Pharmacists given all-clear to vaccinate babies from next months as immunisation rates lag

By Rowan Quinn for RNZ

Pharmacists will be able to vaccinate babies and preschoolers from the start of next month.

Approval has been granted by Pharmac after Te Whatu Ora/Health NZ sought the change to try to boost lagging immunisation rates.

The pharmacists will have to undergo training first, but will then be able to vaccinate babies from six weeks of age for all the free childhood immunisations on the New Zealand vaccination schedule.

Until now they had been able to vaccinate older children.

Te Whatu Ora said the move was to try to address the drop in childhood vaccinations rates, which were the lowest they had been for years, at 83 percent, and 70 percent for tamariki Māori.

The proposal was formally mooted in January, with Pharmac seeking consultation.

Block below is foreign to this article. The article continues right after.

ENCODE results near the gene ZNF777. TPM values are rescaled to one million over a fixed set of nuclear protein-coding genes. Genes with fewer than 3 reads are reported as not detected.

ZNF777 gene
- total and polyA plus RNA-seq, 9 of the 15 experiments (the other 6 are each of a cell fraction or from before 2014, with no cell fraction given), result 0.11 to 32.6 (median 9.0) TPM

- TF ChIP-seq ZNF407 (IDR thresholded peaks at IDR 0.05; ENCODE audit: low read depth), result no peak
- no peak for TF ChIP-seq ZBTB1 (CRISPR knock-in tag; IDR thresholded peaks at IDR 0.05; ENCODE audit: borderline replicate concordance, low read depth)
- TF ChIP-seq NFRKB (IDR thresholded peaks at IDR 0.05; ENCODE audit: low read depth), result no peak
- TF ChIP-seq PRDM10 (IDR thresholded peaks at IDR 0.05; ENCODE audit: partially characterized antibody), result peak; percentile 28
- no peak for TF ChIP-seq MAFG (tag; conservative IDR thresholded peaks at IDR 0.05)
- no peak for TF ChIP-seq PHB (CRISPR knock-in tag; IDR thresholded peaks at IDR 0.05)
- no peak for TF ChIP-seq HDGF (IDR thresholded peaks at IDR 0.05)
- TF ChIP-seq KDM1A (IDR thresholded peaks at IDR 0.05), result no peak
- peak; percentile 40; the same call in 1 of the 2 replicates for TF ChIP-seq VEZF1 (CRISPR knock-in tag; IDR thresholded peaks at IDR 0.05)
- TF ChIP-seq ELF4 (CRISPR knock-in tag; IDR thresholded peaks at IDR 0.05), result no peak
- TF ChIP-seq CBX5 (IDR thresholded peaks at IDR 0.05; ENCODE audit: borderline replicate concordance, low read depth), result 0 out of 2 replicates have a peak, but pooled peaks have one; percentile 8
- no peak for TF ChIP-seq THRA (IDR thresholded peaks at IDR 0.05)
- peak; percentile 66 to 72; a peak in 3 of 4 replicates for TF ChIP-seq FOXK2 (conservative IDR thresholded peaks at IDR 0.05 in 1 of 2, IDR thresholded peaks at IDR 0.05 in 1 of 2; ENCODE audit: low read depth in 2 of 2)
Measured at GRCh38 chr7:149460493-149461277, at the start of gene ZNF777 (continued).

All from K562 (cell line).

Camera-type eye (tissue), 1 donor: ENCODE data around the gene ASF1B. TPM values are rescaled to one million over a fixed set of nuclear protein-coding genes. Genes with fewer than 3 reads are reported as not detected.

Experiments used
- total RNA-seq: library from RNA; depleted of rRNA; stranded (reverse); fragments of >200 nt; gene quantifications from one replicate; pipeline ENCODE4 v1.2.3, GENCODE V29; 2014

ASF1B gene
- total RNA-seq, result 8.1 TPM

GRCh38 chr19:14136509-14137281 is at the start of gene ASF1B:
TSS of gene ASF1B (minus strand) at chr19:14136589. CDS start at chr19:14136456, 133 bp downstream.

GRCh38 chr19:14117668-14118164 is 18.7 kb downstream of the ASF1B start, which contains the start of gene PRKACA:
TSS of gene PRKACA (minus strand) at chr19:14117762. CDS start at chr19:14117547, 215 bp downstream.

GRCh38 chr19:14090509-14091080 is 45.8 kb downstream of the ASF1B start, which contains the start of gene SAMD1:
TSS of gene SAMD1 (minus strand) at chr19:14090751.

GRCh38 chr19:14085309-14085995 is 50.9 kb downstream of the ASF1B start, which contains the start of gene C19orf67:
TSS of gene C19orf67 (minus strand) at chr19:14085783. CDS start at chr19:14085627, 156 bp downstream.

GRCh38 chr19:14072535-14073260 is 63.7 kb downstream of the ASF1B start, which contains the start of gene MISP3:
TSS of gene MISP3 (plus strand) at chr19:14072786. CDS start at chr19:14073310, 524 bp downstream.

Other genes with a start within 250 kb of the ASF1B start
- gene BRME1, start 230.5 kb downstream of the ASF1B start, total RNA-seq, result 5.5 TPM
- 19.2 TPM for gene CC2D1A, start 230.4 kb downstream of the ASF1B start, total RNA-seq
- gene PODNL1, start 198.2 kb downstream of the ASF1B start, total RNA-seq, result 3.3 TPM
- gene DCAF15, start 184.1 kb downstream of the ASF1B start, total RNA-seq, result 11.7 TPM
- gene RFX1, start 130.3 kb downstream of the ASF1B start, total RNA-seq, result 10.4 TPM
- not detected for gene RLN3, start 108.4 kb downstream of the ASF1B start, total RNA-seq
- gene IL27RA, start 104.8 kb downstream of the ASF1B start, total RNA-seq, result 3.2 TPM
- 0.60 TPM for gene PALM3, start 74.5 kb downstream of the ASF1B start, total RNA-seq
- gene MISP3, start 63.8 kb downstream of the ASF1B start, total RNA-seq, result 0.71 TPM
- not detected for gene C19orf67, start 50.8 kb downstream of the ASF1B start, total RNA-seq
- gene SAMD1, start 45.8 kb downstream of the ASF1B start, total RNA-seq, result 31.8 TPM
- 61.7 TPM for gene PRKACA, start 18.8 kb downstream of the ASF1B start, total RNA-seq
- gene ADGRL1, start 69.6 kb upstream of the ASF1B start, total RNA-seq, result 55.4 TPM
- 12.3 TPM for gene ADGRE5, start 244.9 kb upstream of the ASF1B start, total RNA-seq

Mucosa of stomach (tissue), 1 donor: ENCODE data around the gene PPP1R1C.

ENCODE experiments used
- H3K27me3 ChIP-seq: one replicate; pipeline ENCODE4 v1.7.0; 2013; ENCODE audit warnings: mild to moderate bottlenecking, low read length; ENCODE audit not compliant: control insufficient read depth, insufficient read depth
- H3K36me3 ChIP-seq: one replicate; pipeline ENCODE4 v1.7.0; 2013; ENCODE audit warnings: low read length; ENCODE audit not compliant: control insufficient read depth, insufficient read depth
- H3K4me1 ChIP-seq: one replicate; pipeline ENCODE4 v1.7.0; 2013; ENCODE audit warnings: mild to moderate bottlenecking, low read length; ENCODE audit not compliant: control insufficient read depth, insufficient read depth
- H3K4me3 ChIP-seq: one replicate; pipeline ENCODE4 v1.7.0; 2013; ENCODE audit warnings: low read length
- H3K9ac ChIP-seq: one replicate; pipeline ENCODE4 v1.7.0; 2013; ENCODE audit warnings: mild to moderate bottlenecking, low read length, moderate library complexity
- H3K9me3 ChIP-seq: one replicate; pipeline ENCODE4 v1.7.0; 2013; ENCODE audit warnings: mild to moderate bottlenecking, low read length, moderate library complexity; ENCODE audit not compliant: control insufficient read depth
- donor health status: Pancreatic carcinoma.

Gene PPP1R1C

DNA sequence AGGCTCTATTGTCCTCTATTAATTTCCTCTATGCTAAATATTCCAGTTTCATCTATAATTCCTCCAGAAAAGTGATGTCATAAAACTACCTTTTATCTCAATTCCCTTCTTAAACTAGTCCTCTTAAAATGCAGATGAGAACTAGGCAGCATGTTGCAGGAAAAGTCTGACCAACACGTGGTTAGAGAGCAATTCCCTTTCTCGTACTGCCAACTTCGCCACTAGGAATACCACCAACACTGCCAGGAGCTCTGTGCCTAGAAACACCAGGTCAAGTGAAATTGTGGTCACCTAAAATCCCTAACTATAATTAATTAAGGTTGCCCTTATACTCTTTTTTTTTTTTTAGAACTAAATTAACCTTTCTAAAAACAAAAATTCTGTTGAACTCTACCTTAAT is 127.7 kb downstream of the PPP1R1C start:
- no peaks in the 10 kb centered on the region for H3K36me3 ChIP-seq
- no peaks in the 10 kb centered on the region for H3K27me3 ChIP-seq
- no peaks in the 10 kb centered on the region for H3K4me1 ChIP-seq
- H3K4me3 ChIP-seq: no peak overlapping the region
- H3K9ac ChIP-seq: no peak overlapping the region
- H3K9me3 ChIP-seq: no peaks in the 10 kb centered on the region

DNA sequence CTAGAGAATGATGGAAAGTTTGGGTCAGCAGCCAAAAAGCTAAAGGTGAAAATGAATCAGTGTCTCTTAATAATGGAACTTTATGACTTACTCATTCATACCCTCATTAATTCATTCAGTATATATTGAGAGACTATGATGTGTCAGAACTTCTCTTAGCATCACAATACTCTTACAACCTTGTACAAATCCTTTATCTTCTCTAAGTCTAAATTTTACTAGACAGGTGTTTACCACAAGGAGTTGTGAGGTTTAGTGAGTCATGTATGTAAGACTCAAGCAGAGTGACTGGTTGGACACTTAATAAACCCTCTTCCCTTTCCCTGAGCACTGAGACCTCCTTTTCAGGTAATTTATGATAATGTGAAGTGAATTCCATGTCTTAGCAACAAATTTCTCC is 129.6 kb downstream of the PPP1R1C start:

Pharmac said it had only made one change from the original proposal, and that was to allow pharmacists to dispense funded liquid paracetamol when they gave the meningoccocal B vaccination which could cause fevers.

Some GPs had raised concerns families would lose the wrap-around care they get from seeing their doctor when their shots are due.

Pharmac said it had submissions about the six-week check babies and mothers get as they move from midwife to doctor care, often when the first vaccinations are due.

But it had been assured by Te Whatu Ora that pharmacists will be told to enquire whether medical checks have been conducted, and to refer whānau to primary care if they had not.

In a statement, Te Whatu Ora's director of the National Public Health Service, Nick Chamberlain said GPs remained the preferred place for babies to get vaccinations and the new plan was intended to reach those not enrolled with a doctor or who struggled to get an appointment.

"We expect that vaccinating community pharmacies will work closely with their local general practices and Māori Hauora to ensure that babies continue to access important health screening such as the six-week check through general practice," he said.